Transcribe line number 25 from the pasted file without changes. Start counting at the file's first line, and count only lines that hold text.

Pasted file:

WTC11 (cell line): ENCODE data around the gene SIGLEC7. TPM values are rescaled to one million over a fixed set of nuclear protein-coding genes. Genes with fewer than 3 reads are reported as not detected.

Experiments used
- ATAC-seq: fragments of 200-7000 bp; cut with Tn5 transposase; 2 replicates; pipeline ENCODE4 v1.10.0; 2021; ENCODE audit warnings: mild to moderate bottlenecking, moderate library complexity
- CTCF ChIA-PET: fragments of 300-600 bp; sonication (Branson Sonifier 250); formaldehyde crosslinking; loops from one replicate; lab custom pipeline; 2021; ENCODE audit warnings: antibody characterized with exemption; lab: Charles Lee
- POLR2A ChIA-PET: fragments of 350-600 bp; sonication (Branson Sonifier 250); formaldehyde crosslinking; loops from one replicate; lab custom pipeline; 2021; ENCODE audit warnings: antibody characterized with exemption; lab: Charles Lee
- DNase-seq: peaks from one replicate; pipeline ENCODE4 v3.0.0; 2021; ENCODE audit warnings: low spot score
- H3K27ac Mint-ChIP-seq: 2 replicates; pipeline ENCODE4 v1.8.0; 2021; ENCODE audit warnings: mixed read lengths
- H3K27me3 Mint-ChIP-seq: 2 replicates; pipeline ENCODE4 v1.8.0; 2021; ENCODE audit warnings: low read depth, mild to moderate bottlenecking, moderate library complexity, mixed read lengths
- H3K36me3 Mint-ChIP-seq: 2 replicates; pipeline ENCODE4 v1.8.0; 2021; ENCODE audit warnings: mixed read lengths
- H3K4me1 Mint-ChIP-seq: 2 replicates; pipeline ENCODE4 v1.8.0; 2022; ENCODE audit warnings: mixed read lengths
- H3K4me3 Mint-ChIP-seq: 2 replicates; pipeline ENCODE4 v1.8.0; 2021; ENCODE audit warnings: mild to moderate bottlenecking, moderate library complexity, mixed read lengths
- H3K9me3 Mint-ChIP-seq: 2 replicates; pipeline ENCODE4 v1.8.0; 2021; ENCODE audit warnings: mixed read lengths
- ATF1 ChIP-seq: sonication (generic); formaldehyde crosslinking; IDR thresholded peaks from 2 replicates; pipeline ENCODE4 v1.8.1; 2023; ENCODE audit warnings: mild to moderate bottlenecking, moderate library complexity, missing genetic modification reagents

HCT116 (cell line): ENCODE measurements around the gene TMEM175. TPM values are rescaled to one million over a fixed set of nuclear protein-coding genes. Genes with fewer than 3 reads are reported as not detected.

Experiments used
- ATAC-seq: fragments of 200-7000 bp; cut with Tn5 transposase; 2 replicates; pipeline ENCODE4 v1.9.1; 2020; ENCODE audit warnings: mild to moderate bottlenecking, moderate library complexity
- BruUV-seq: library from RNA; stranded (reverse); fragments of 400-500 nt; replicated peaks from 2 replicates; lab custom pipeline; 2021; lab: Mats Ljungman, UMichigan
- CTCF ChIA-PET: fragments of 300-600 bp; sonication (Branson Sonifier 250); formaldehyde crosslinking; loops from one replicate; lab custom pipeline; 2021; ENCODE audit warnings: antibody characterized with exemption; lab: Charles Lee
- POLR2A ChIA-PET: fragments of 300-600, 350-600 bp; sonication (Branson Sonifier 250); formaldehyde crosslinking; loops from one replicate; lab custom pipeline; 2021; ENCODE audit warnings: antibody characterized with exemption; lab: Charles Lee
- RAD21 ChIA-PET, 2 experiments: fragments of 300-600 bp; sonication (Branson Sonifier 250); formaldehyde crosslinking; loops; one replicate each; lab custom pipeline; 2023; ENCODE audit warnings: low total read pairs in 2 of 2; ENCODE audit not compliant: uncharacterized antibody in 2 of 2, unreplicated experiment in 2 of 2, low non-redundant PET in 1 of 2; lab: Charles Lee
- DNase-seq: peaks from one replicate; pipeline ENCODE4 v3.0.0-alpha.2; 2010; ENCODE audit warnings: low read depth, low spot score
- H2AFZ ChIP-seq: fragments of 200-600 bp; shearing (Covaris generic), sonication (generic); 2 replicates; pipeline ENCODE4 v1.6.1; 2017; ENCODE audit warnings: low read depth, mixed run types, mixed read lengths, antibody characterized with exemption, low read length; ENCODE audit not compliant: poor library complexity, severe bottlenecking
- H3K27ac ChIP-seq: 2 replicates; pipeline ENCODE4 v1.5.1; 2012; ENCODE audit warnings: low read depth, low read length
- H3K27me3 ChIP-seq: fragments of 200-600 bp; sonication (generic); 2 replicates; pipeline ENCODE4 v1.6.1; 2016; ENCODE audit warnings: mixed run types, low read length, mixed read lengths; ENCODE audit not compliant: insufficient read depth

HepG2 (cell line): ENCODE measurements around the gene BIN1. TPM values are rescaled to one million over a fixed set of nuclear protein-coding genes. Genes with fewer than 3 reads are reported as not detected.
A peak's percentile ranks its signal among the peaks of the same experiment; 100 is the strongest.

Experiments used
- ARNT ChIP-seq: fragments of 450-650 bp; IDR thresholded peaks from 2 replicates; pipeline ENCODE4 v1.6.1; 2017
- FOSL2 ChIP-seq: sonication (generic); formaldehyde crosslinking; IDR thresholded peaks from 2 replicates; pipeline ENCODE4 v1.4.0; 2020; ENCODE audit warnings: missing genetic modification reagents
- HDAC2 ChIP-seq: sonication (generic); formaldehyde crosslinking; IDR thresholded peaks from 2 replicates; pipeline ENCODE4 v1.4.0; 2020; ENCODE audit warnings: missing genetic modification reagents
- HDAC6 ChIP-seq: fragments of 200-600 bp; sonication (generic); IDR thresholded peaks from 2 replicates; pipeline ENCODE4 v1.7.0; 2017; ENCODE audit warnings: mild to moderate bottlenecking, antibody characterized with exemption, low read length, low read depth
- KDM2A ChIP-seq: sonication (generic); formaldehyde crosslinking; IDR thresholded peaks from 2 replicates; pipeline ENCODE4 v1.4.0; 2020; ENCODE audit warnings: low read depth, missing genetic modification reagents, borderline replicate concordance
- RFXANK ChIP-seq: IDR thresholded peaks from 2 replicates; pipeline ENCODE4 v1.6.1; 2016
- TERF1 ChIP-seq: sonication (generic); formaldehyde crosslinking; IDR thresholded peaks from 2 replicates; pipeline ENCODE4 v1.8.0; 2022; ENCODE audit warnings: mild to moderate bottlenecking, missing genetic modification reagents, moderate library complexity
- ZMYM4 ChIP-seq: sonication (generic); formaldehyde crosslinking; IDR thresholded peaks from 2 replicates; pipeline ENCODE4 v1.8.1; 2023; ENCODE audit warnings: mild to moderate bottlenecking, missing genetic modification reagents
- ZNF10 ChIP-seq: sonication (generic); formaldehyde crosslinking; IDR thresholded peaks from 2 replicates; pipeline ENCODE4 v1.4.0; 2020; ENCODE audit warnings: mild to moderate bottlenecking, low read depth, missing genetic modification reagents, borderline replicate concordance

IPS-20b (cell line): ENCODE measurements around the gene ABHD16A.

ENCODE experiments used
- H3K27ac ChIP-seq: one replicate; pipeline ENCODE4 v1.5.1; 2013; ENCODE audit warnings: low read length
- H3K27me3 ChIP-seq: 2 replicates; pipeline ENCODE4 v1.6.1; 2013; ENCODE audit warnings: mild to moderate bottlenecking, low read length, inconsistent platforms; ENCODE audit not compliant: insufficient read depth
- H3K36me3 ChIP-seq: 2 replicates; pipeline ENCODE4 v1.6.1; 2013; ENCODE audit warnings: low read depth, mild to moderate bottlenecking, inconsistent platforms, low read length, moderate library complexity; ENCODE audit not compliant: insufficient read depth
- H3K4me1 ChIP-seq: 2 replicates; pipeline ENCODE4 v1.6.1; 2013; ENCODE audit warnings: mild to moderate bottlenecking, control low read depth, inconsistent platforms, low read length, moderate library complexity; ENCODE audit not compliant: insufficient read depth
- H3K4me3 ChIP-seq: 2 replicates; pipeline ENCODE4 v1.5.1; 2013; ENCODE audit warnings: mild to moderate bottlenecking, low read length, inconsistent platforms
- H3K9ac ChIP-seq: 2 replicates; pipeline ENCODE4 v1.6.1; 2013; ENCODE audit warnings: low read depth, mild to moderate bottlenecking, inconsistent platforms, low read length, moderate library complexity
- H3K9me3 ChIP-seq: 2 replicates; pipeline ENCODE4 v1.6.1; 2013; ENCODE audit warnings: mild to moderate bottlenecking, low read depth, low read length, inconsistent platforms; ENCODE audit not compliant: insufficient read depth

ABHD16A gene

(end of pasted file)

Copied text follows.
HepG2 (cell line): ENCODE measurements around the gene BIN1. TPM values are rescaled to one million over a fixed set of nuclear protein-coding genes. Genes with fewer than 3 reads are reported as not detected.